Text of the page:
The idea of encouraging local congregations to affirm lesbian and gay congregants in the United Church of Christ was first raised at the General Synod in 1983. No formal action was taken by the General Synod but, in the months after that, a group of UCC members from the MA Conference continued work on this. They developed a resolution using the term “Open and Affirming” (ONA) and it was adopted by the Annual Meeting of the MA Conference in 1984. That resolution and one from the Rocky Mountain Conference formed the basis of the resolution adopted in 1985 by the Fifteenth General Synod (national delegate body of the UCC).
The resolution was entitled: “Calling on United Church of Christ Congregations to Declare Themselves Open and Affirming.” This General Synod action “…encourages a policy of non-discrimination in employment, volunteer service and membership policies with regard to sexual orientation; encourages associations, Conferences and all related organizations to adopt a similar policy; and encourages the congregations of the United Church of Christ to adopt a non-discrimination policy and a Covenant of Openness and Affirmation of persons of lesbian, gay and bisexual orientation within the community of faith.”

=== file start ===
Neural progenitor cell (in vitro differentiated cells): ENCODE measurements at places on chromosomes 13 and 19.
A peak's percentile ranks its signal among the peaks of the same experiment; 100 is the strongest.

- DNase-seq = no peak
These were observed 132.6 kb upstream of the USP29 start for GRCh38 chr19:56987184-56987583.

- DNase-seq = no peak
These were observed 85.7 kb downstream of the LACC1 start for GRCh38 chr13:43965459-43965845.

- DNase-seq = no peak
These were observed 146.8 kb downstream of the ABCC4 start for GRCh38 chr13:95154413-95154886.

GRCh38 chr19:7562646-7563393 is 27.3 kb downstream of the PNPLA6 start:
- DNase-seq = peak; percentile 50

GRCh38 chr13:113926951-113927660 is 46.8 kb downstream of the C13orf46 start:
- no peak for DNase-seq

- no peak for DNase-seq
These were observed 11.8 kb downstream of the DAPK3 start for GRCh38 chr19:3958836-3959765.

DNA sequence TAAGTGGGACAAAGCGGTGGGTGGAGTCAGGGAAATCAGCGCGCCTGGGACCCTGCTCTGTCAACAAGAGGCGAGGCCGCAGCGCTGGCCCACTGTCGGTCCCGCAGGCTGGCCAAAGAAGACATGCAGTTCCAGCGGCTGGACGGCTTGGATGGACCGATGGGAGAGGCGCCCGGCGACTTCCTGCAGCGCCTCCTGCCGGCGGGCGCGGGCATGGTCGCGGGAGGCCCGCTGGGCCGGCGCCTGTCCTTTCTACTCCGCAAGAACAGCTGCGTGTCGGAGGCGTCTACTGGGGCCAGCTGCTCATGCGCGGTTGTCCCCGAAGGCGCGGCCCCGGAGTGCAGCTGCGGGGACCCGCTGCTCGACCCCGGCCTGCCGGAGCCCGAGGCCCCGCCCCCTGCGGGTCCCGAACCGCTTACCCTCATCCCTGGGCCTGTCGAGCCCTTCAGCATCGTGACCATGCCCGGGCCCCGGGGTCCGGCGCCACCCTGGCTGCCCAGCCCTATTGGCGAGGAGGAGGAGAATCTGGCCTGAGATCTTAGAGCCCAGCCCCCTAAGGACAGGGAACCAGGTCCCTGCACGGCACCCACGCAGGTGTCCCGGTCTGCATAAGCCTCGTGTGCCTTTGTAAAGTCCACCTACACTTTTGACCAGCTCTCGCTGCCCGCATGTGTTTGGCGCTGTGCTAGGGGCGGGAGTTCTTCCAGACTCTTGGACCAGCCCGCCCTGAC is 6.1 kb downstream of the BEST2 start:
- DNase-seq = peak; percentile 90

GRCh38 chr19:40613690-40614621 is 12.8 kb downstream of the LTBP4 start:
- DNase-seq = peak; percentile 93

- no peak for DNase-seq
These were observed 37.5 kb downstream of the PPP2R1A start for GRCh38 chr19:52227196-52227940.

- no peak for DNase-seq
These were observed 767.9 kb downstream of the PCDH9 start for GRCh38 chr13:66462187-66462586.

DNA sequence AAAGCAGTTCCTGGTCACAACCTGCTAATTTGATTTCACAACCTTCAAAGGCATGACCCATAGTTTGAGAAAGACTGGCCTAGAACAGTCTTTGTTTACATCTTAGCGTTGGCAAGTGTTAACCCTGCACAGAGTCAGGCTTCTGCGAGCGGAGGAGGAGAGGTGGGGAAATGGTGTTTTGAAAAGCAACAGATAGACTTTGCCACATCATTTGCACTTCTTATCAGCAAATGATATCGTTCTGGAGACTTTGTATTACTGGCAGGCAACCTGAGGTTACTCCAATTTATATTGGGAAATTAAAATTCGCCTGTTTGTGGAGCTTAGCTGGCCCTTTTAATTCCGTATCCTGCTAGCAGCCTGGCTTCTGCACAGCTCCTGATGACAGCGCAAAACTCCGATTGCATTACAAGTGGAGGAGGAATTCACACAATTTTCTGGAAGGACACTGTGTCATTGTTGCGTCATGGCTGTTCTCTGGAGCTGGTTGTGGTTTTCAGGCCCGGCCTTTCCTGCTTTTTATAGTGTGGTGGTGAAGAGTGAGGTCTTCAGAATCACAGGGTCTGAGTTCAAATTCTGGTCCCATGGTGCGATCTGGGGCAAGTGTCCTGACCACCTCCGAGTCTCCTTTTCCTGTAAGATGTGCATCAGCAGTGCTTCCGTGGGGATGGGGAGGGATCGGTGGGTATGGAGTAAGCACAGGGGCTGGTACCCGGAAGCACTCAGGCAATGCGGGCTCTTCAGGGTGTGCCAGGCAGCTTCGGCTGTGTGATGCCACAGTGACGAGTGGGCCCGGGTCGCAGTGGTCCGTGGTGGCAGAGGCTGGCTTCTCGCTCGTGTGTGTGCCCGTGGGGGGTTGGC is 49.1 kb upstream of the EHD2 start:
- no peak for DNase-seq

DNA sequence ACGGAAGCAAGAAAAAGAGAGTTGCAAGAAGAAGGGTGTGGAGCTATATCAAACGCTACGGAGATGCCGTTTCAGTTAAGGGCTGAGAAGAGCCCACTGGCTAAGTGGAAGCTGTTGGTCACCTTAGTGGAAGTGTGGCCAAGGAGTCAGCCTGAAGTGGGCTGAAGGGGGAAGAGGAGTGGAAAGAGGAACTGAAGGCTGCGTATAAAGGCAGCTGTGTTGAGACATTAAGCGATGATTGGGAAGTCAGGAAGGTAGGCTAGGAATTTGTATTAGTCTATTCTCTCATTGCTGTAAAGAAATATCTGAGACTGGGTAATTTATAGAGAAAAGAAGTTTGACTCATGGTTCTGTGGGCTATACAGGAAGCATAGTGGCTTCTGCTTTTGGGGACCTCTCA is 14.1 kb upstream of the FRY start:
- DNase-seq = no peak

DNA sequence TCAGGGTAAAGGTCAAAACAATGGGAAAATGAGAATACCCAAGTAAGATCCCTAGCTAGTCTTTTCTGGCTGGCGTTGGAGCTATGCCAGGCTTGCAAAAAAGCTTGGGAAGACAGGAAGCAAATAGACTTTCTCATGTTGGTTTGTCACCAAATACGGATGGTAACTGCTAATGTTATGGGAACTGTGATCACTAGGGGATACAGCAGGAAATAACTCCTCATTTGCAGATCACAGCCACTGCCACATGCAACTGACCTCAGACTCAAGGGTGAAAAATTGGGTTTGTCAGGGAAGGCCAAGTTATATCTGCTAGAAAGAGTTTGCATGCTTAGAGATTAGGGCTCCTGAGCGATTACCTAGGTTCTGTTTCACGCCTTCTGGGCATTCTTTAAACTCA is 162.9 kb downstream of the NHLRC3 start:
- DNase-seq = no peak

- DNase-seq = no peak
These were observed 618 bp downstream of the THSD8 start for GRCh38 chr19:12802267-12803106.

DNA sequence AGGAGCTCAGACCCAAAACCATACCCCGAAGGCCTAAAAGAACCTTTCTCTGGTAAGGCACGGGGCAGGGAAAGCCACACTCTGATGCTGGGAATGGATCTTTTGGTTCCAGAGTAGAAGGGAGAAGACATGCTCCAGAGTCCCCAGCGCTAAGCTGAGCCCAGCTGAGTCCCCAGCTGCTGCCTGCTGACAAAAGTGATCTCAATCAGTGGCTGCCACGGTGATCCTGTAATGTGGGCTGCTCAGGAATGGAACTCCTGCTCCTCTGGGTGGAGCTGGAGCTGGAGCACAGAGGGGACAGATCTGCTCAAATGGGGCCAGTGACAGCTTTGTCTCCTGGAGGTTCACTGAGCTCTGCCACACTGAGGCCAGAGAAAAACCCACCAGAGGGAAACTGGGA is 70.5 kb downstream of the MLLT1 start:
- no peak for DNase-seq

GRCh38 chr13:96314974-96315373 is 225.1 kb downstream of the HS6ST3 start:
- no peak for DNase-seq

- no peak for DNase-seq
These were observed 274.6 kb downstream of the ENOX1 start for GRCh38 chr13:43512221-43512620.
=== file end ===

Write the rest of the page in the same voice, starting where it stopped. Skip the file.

Preparing for General Synod 2003, several conferences worked on a resolution, which was endorsed by The Coalition, and called for the UCC to publicly reject discrimination and violence against transgender people. Another resolution was introduced at General Synod 2003 and called for full inclusion of transgender persons into the life and leadership of the denomination. These two resolutions were combined and passed.
The final General Synod 2003 resolution, “Affirming the Participation and Ministry of Transgender People within the United Church of Christ and Supporting Their Civil and Human Rights,” encouraged all congregations of the United Church of Christ “to welcome transgender people into membership, ministry, and full participation” and encouraged all settings of the UCC “to learn about the realities of transgender experience and expression, including the gifts and callings and needs of transgender people, and are encouraged to engage in appropriate dialogue with transgender people.”